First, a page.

45 Blvd. Raspail, 6th
Fresh off a significant refurbishment, Hotel Lutetia—the grande dame of Saint-Germain—is beautifully back in business. Taking up half a city block, this is a hotel with history.
54 Rue de Seine, 6th
Freddy’s is in the top five most-visited bar à vins of our Paris-resident friends. The rustic stone walls, pretty chevron floors, artfully arranged bundles of wildflowers in old glass bottles, the museum-quality ceramics you eat off, the casual stools you perch on—it’s intoxicating and feels as Paris as Paris can be.
L’Institut du Luxembourg
19 Rue de Tournon, 6th
American friends who flock to Paris in the summer months swear by this discreet Saint-Germain spa. A session in the Iyashi Dôme after a long-haul flight feels like a reset and somehow really helps with the jet lag. The long, tubelike structure is inspired by the Japanese purification ritual of burying oneself in the sands of hot springs and is said to stimulate the metabolism and accelerate the removal of toxins with infrared rays. The firming facials—using Carita products—help depuff dehydrated skin (so symptomatic of too much time up in the air).
13 Rue des Beaux-Arts, 6th
Having “The smallest five-star hotel in Paris” for a tagline is pretty attractive, especially to the guest who prefers an under-the-radar, bespoke experience. With only twenty rooms, a Michelin-starred restaurant, and one of our favorite, hammam-style subterranean pools hidden beneath the building (for guests only), L’Hotel nails the bohemian vibe of the Left Bank. Guest rooms are what could be described as “intimate”, but the décor is so beautiful that you forget the square footage. With rich brocade wallpaper that looks like patterned velvet, antique furnishings, soft lamps, and supremely comfortable beds, no two rooms are the same. Book into the Oscar Wilde suite (the hotel’s most famous visitor was actually staying on the premises when he died) for the bathroom alone. The yellow and green tiles, emerald marble tub, and mahogany wall panels make a nightly bath mandatory, while the antique writing desk and private terrace ooze old-world allure.
16 Rue de la Grande Chaumiere, 6th
Yoga, Gyrotonic, spinning, Reformer Pilates, and Xtend Barre all under one roof make Studio Rituel a popular wellness destination. And the location, a stone’s throw from the Luxembourg Gardens, doesn’t hurt. The Gyrotonic classes, which involve fluid movement and targeted stretches utilizing the seven natural elements of spinal movement, are particularly helpful if you plan to do a lot of walking. As the class ramps up, these stretches are more like a dance, and over time they dramatically increase your flexibility. The studio also offers holistic treatments like massage, reflexology, and Qigong.
6 Rue du Sabot, 6th
Travelers missing their sushi fix usually slink over to Blueberry on night three in Paris, when the capacity to consume another plate of steak-frites is officially no more. Purists be warned: The maki are on the innovative side, imbued with tropical, citrusy flavors like mango and yuzu (trust us: These rolls are next-level good). The atmosphere is more disco than serene. Whitewashed stone walls are illuminated electric blue and neon pink, while dozens of low-hanging lamps dispel any notions of a romantic dinner. Come at lunch for value, but dinnertime is when the ambiance reaches a celebratory fever pitch, when the lighting is most dramatic. Somehow, those perfect, umami-rich mouthfuls just taste better after dark.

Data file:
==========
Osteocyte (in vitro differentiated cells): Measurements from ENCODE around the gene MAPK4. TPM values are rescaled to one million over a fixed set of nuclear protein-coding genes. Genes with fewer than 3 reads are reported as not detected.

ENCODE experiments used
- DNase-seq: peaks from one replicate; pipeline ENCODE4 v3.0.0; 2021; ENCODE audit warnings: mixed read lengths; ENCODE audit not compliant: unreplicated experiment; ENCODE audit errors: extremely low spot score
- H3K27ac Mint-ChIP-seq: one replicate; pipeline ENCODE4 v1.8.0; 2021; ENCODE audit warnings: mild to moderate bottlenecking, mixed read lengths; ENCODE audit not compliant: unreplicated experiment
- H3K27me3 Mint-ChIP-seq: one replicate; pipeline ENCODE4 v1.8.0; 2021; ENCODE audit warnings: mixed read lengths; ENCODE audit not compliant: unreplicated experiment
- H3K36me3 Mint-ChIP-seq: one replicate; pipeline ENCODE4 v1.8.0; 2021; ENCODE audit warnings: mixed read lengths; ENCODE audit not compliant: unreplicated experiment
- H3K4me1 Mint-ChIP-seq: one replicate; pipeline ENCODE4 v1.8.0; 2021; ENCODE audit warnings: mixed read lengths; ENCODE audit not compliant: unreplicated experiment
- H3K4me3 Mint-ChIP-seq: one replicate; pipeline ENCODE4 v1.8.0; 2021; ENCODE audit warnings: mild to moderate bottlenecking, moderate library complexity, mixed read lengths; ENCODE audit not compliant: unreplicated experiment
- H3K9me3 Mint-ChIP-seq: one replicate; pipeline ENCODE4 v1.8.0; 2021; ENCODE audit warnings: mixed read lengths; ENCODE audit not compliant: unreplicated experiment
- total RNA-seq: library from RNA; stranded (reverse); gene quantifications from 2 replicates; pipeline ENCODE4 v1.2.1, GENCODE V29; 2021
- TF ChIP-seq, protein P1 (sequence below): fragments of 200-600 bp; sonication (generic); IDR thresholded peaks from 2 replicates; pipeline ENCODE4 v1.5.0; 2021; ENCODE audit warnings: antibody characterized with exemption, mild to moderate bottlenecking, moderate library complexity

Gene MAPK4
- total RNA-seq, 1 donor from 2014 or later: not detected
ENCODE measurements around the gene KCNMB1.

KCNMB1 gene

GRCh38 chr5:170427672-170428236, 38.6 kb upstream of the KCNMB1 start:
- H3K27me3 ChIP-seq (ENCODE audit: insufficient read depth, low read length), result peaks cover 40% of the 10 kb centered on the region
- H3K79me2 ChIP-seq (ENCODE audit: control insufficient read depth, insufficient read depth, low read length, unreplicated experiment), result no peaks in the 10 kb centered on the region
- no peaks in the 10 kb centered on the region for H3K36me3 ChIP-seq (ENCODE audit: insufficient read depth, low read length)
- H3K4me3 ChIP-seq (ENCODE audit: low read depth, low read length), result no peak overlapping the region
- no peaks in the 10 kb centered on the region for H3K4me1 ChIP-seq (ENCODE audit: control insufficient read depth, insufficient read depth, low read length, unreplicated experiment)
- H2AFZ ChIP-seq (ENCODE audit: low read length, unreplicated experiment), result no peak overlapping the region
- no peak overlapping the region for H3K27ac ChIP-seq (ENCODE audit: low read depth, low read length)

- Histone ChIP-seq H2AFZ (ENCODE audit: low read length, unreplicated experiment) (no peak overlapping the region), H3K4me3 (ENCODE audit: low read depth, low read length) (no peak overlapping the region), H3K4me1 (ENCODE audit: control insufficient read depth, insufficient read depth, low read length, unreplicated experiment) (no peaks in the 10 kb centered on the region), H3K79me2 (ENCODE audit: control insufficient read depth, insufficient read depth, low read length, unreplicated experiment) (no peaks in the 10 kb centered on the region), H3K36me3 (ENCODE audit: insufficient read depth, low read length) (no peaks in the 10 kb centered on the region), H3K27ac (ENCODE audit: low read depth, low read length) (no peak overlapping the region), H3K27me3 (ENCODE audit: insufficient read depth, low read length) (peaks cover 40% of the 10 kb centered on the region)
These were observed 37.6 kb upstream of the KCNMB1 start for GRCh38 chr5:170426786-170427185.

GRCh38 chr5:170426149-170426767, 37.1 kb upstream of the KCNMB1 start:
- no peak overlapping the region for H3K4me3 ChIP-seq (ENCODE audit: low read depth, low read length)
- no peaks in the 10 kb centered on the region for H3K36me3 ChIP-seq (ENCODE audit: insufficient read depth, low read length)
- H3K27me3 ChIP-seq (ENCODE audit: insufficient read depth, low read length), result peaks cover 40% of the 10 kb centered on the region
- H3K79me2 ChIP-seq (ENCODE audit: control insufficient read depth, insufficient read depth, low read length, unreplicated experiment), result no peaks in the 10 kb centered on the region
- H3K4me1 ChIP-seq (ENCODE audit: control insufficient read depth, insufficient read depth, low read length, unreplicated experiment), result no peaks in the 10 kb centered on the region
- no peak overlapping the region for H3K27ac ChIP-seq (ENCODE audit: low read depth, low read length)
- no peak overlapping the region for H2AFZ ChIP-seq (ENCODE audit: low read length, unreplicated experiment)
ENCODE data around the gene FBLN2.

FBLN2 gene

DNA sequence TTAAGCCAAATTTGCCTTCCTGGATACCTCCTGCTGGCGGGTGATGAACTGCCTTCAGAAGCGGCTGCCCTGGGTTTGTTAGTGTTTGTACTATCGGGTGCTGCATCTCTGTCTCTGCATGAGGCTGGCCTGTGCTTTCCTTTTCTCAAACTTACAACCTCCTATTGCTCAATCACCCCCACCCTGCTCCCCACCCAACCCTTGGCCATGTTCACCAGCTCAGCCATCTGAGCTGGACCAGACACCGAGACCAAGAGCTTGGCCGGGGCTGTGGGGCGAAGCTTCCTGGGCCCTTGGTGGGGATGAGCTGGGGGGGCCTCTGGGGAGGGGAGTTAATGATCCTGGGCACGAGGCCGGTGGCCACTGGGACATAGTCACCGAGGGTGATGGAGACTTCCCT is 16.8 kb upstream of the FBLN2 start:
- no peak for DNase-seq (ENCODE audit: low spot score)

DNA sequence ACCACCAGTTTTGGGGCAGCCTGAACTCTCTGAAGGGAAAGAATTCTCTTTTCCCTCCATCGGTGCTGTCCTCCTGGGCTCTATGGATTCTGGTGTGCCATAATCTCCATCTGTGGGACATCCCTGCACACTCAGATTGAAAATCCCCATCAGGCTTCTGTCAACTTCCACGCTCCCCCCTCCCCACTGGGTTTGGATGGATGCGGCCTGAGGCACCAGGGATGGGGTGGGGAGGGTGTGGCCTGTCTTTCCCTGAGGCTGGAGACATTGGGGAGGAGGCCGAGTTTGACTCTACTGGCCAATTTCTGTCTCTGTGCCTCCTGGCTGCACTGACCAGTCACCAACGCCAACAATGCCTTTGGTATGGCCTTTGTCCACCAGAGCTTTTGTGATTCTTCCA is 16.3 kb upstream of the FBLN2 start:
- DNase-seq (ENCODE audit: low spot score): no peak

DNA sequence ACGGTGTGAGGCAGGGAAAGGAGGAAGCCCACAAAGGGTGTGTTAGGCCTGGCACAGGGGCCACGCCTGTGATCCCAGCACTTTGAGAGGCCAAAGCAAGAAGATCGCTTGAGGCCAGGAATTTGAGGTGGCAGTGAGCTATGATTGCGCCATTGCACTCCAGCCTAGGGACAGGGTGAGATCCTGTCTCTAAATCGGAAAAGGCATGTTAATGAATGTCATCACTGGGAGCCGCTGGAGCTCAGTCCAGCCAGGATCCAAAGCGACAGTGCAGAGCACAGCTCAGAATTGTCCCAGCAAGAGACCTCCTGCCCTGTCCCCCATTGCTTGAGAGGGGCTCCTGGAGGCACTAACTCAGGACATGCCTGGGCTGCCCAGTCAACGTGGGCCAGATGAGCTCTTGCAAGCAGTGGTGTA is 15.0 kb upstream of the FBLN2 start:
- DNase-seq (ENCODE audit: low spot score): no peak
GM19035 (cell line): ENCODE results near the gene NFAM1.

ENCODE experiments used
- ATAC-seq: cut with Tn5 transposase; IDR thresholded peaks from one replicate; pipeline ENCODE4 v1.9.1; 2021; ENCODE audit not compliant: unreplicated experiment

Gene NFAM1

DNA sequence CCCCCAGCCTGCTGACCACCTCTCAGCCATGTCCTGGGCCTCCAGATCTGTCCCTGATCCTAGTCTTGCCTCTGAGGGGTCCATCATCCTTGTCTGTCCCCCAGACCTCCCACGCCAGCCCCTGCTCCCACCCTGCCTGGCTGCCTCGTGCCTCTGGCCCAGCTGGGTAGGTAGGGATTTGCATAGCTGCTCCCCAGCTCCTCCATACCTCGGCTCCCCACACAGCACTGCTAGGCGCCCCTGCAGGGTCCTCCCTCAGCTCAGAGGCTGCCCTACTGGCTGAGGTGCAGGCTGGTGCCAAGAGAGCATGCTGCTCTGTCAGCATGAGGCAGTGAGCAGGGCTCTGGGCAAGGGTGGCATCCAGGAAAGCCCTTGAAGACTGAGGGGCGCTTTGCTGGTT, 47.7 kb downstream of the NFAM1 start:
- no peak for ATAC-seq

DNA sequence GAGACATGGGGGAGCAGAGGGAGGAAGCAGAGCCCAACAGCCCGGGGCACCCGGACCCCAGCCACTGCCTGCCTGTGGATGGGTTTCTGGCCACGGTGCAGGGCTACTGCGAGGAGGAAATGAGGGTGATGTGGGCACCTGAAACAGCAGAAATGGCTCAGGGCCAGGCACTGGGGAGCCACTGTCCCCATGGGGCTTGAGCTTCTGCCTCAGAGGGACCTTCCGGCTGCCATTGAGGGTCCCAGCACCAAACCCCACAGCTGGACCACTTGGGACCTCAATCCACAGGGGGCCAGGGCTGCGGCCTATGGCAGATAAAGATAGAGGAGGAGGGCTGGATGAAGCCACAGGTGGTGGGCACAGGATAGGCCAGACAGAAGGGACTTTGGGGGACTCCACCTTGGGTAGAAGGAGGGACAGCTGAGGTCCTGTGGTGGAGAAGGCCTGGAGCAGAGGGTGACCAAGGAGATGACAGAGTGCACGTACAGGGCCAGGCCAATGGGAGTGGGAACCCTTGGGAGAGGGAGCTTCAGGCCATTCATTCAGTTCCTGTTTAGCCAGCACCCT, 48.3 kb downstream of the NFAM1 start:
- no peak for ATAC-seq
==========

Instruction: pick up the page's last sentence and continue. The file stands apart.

Librairie Alain Brieux
48 Rue Jacob, 6th
A bookshop and antiquarian for over a century, Librairie Alain Brieux specializes in rare scientific and sometimes esoteric titles, though the real allure is its cabinet-of-curiosities vibe. The windows and interior displays are continually refreshed with weird and wonderful assortments of vintage anatomical models, glass eyes, unusual toys, and the like.
6 Rue Bonaparte, 6th
The husband-and-wife team behind revamped cosmetics line Buly added a couple degrees of fantasy when furnishing their flagship shop—modeled after a nineteenth-century apothecary—with Tuscan tiled floors, Italian marble counters, intricately carved wooden cupboards, and prettily painted beams. And then there are the products: alcohol-free scents and modern, paraben-free formulations, beautifully packaged in old-fashioned vials and glass jars. Whether you’re in the market or not, this shop is a treat just to look at.
21 Quai Malaquais, 6th
From cofounder Jeanne Signoles comes this new must-have bag brand—done in canvas, and with a utilitarian, slightly nautical aesthetic. It’s hard not to fall for the simplicity of the concept: Choose the color for the bag, trims, and handles and add your initials in Futura. Stop by the small, sleek, Masamichi Katayama-designed space to specify your bag, suitcase, tote, or pencil case.
Le Relais de l’Entrecôte
20 Rue St. Benoît, 6th
You know exactly what to expect at this kind-of kitschy, family-owned establishment, and that's the best steak-frites in town, topped with buttery, herby secret sauce. That’s it, and it’s worth lining up for—this is a no-reservations locale. Touristy as it is—locations have opened in London and New York—it remains a local’s mainstay, proof of its excellent quality. There are now locations in the 8th and 6th, too.
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